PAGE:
When you and your partner decide that divorce is the best option, there will naturally be a number of questions to consider that you may not have planned for. If you have children, you will likely be negotiating custody arrangements. Details involving property division–such as college funds–will affect children, too. Here is what you should know about protecting college savings in the midst of a separation.
Here is what you should know about protecting college savings in the midst of a separation
Save in a specialized account
Keeping college funds in a generic savings account can prove problematic if your ex attempts to claim such funds during property division. According to the Arizona Commission for Postsecondary Education, a 529 plan can provide tax benefits and ensure the reservation of all funds for a college education. If you saved in such an account, it will typically be easier to protect its funds in the event of a divorce.
Specify the beneficiary
Regardless of what kind of account contains your kids’ college savings, you should make it clear in your divorce’s separation agreement that your children are to be the sole beneficiaries. Without such a stipulation, your ex could feasibly claim the funds as their own. A separation agreement, however, will give you the ability to protect the savings until your children are ready to attend college.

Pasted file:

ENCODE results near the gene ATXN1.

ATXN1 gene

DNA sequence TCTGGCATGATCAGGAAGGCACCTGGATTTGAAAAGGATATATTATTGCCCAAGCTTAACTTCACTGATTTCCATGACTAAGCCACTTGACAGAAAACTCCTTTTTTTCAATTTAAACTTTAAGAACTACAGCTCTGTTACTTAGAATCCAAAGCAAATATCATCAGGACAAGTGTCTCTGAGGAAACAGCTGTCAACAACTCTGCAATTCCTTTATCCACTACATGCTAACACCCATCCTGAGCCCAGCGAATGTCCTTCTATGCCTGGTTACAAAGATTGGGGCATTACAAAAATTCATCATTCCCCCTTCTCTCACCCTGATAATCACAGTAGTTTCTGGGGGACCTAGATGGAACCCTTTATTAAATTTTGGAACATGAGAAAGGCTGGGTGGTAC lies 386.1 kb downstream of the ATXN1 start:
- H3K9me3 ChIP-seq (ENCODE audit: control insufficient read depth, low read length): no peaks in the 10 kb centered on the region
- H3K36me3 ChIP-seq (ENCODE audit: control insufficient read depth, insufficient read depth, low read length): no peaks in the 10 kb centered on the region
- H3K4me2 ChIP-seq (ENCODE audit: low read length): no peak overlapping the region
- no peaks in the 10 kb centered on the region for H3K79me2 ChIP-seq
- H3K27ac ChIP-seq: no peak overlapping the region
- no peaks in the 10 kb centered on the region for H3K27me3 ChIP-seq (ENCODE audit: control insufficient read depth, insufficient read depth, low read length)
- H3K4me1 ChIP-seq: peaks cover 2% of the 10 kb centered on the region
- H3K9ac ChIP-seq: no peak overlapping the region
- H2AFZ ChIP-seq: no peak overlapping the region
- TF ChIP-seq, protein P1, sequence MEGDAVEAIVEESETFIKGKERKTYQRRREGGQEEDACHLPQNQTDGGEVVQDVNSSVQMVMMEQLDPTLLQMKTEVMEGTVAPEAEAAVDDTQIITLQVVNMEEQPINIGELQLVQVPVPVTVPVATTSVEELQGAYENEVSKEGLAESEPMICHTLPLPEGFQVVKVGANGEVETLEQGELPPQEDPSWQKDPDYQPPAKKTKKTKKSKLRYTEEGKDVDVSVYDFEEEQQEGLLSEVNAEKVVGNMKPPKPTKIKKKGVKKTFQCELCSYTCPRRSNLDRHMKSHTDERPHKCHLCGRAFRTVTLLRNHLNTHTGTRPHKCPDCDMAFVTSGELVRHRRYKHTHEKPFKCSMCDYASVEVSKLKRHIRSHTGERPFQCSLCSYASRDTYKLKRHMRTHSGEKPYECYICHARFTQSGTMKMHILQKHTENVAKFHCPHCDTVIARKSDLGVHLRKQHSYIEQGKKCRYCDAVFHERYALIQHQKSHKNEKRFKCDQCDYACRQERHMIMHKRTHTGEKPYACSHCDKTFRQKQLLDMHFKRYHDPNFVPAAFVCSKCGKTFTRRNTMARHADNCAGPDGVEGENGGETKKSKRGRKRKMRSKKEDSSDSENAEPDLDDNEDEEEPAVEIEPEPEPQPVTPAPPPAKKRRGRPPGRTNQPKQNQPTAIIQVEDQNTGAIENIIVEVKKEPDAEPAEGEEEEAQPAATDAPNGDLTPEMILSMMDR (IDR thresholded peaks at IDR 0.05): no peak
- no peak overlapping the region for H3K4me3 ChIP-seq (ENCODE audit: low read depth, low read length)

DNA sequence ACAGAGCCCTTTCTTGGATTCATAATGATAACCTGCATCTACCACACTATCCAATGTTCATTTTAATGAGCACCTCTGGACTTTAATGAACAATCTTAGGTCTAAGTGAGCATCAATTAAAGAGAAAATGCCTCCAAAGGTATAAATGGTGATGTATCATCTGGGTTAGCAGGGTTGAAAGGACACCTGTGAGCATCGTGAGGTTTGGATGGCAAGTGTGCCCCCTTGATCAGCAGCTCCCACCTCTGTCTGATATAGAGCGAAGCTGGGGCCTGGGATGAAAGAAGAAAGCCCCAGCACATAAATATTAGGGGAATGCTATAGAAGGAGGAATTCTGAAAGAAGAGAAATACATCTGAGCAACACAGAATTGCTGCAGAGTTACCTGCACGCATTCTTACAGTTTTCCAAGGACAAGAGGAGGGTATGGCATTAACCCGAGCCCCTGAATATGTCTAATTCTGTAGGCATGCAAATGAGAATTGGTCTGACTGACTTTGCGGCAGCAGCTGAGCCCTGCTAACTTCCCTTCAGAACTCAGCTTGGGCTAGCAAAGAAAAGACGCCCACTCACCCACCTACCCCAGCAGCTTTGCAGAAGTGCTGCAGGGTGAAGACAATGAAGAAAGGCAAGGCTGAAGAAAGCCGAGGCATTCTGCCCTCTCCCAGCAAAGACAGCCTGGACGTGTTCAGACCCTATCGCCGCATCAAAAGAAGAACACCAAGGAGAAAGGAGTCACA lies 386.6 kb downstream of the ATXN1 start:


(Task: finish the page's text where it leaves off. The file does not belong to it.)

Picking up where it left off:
Prepare for later negotiation
There are a number of details that you may need to negotiate when your child enters college if you and your ex both retain ownership of the savings account. It is best to assume that you will revisit the terms of your child’s savings later, regardless of what is specific in your separation agreement. Approaching this collaboratively rather than combatively will best serve your child’s interests and educational future.
College savings accounts are just one of many complex details you must handle in a divorce. Hiring a lawyer can help you ensure such issues are dealt with effectively.